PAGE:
Scottish Rite Hospital Hosts Inaugural Genomics Conference

Texas Scottish Rite Hospital for Children is hosting an inaugural international conference titled, “Genomic Approaches to Understanding and Treating Scoliosis.” The three-day meeting unites two distinct groups who are dedicated to scoliosis genetics research, the International Consortium for Vertebral Anomalies and Scoliosis (ICVAS) and the International Consortium for Scoliosis Genetics (ICSG). A primary goal of the conference is to promote interdisciplinary research to solve the underlying basis of scoliosis, a complex and poorly understood disorder that is common in children. The conference has attracted basic science researchers and clinicians at the faculty level, as well as fellows, graduate students, and other trainees who are focused on scoliosis and genomics. Funding for the meeting is provided by grants awarded by the National Institutes of Health, the Scoliosis Research Society, Fondation Yves Cotrel, and the Globus, Medtronic, and Nuvasive companies.

The conference includes paper presentations from various attendees and lectures from seven international keynote speakers from the United States, the United Kingdom, Japan, and Australia. These presenters represent distinct specialties including developmental biology, orthopedic surgery, clinical genetics, and human genetics. The topics will provide the audience with a diverse and insightful program.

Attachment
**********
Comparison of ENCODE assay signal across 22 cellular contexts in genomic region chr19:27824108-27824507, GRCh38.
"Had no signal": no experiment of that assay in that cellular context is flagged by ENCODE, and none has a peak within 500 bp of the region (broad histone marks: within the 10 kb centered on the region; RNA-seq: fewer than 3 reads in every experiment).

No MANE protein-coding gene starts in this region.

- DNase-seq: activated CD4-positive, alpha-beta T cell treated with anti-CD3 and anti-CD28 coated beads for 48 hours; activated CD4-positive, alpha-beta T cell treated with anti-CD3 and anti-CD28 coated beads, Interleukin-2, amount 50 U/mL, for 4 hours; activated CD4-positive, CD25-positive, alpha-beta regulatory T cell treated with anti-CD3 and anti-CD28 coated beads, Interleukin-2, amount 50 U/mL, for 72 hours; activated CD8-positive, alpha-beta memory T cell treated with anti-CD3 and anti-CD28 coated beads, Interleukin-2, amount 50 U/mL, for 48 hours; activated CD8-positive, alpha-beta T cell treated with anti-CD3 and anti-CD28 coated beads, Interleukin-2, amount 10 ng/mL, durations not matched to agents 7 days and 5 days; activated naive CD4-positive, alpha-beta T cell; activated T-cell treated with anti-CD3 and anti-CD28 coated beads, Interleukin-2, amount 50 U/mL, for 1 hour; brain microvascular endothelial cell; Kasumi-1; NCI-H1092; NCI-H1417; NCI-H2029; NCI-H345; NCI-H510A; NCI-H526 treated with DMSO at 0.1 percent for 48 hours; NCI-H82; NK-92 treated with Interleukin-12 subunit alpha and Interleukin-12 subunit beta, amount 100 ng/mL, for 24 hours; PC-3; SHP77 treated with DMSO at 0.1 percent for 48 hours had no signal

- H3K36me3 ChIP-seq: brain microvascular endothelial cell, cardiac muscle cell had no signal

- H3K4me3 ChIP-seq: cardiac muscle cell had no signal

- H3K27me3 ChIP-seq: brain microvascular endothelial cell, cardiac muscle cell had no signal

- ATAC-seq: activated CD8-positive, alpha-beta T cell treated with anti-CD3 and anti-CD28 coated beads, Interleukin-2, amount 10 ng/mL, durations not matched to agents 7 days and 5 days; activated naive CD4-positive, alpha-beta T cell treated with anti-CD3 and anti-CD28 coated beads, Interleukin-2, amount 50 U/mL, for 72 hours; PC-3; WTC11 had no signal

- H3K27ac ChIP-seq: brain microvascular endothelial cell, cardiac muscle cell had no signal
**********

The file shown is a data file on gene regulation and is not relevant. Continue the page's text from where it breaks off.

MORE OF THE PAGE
Carol Wise, Ph.D., Director of Molecular Genetics and Basic Research at Scottish Rite Hospital, is an organizer of the conference. She views this meeting as an exciting opportunity to encourage collaborations and to bring new ideas to the treatment of the various complex forms of scoliosis. “It is a privilege to host specialists in scoliosis and scoliosis genetics from around the world here at the hospital,” says Wise. “This conference will generate a roadmap for collaborative research that will create future scientific breakthroughs. Importantly, this meeting also provides a forum for mentoring the next generation of researchers in the field.”

Continuing education for professionals and trainees is a cornerstone of the Scottish Rite Hospital mission. It is an honor to host this and other conferences to promote groundbreaking research and better care for our patients.